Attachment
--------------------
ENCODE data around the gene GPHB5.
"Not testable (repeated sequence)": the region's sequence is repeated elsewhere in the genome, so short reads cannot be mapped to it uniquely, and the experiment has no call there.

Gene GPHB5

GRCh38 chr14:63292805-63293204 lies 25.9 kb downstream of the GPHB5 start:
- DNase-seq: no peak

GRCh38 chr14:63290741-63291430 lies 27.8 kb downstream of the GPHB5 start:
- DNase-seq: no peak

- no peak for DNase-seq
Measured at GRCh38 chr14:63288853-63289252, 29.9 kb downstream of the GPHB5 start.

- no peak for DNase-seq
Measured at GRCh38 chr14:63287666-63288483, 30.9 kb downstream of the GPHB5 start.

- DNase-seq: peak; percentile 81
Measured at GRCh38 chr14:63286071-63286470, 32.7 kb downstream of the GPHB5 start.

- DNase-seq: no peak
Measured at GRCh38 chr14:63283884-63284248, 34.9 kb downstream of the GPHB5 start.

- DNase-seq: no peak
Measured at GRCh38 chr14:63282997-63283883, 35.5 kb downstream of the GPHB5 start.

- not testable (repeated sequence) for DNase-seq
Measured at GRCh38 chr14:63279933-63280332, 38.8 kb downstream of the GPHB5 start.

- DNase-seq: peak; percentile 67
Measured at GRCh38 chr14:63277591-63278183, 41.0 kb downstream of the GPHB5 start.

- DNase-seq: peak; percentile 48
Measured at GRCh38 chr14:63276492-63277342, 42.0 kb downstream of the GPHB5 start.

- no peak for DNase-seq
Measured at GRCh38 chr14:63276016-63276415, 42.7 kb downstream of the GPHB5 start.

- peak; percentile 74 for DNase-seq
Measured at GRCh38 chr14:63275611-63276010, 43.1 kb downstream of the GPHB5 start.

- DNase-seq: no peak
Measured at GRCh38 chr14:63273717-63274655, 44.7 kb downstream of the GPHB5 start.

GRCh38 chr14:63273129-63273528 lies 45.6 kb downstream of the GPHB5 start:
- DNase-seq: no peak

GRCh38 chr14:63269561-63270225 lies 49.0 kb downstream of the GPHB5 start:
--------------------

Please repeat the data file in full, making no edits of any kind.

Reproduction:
ENCODE data around the gene GPHB5.
"Not testable (repeated sequence)": the region's sequence is repeated elsewhere in the genome, so short reads cannot be mapped to it uniquely, and the experiment has no call there.

Gene GPHB5

GRCh38 chr14:63292805-63293204 lies 25.9 kb downstream of the GPHB5 start:
- DNase-seq: no peak

GRCh38 chr14:63290741-63291430 lies 27.8 kb downstream of the GPHB5 start:
- DNase-seq: no peak

- no peak for DNase-seq
Measured at GRCh38 chr14:63288853-63289252, 29.9 kb downstream of the GPHB5 start.

- no peak for DNase-seq
Measured at GRCh38 chr14:63287666-63288483, 30.9 kb downstream of the GPHB5 start.

- DNase-seq: peak; percentile 81
Measured at GRCh38 chr14:63286071-63286470, 32.7 kb downstream of the GPHB5 start.

- DNase-seq: no peak
Measured at GRCh38 chr14:63283884-63284248, 34.9 kb downstream of the GPHB5 start.

- DNase-seq: no peak
Measured at GRCh38 chr14:63282997-63283883, 35.5 kb downstream of the GPHB5 start.

- not testable (repeated sequence) for DNase-seq
Measured at GRCh38 chr14:63279933-63280332, 38.8 kb downstream of the GPHB5 start.

- DNase-seq: peak; percentile 67
Measured at GRCh38 chr14:63277591-63278183, 41.0 kb downstream of the GPHB5 start.

- DNase-seq: peak; percentile 48
Measured at GRCh38 chr14:63276492-63277342, 42.0 kb downstream of the GPHB5 start.

- no peak for DNase-seq
Measured at GRCh38 chr14:63276016-63276415, 42.7 kb downstream of the GPHB5 start.

- peak; percentile 74 for DNase-seq
Measured at GRCh38 chr14:63275611-63276010, 43.1 kb downstream of the GPHB5 start.

- DNase-seq: no peak
Measured at GRCh38 chr14:63273717-63274655, 44.7 kb downstream of the GPHB5 start.

GRCh38 chr14:63273129-63273528 lies 45.6 kb downstream of the GPHB5 start:
- DNase-seq: no peak

GRCh38 chr14:63269561-63270225 lies 49.0 kb downstream of the GPHB5 start: